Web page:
Rage, Rage Against the Dying of the Light (Dylan Thomas)

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They come into the ED after they have fallen down and can’t get up. They don’t eat or drink for a few days, a week, then get dehydrated and can’t take care of themselves.

They forget to turn off the stove. They leave the keys in the lock to to the outside door. It becomes too hard for them to bathe, so they simply stop bathing. They run out of food, but they don’t remember that one must go to the grocery store to buy more.

Email, their lifeline to the outside world and the family members that live in it, suddenly becomes stange and difficult to understand. Hitting the keyboard and yelling at the beige box become the only way they know how to express their frustration.

One glass of wine becomes two mixed drinks a night becomes half a bottle of wine becomes a fifth of liquor. The overt withdrawal symptoms seen in the emergency department are unexpected in a woman in her late seventies whose substance abuse history is “Not Applicable”.

The elderly account for a large number of visits to the emergency department each year. They come for falls, trips, slips, bruises, congestive heart failure, accidental poisonings, depression, confusion, and urinary tract infections. They have heart attacks, strokes, trouble breathing, headaches, visual hallucinations and chronic constipation.

They can be delightful people who bring a smile to the faces of their caregivers in the ED, or they can be someone’s worst nightmare (family or staff). They can command instant mobilization of resources, by virtue of the frightening acuity of their presenting symptoms. On the other hand, they can easily get lost in the shuffle and be pushed, literally, into a corner while squeakier wheels get the grease.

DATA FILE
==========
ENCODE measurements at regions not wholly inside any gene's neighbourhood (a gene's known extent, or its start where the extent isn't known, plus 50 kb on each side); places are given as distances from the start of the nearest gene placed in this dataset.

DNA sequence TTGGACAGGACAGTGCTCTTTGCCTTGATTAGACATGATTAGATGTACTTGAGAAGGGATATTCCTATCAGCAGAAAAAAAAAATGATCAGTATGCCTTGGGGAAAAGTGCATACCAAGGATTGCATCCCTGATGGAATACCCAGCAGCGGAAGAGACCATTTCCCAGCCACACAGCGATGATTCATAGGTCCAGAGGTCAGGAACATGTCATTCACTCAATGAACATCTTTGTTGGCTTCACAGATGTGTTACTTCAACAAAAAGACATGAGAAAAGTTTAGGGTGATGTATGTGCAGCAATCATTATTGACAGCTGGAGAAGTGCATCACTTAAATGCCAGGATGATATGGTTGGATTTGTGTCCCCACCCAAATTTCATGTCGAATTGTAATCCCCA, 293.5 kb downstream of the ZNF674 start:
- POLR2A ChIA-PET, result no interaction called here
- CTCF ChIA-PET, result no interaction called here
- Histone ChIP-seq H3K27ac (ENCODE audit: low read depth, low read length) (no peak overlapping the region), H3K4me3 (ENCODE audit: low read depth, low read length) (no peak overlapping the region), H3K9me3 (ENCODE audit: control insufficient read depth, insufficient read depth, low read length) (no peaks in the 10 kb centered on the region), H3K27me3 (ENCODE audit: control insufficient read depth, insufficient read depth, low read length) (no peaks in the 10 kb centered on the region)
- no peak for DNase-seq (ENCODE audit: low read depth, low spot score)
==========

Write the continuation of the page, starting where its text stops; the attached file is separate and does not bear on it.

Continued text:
Seeing elderly patients in the ED brings forth many emotions in me. I have pictures in my mind of family members, friends and patients from the past who inform my responses to the person in front of me. I won’t belabor the fine points of evaluating an elderly person with changes in mental status here, but I will share some insights with you that I have gleaned over the years. 

Old people have a lot to share. Youngsters, and even us middle-agers, sometimes tend to treat our elders as if they have given their best years and brightest ideas up and are just coasting through the rest of their lives. Not so. They are often very bright, very attentive to their surroundings and have much to say about the world around them. 

Old people tell great stories. No, they don’t do it in 140 characters or less. No, they don’t do it by embedding YouTube video clips in the conversation. They do it the old fashioned way. They paint delightful word pictures filled with satin and lace and fragrant hay fields and fishing ponds on a summer afternoon and tales of “the one that got away”. Be prepared to stay awhile. You can’t tweet a masterpiece. 

Old people remind us of where we’ve been. My own relatives, as they aged and faded out of my life, would often let me know that I shouldn’t forget where I came from. It was good advice then, and it’s especially good advice now, as many of us struggle for meaning in a cacophonous world.

Old people remind us of where we’re going. We will all age. None of us will get out of this alive. We can choose to ignore the wisdom that our elders have to impart, but at our peril. One day, we will be the one in the wheelchair or softly restrained to the gurney, trying to get someone’s attention. 

You are one day older today then when you read my post from yesterday. How will you age gracefully today? What will you learn? What will you give back?

 

“It`s not how old you are, it`s how you are old.” 

Jules Renard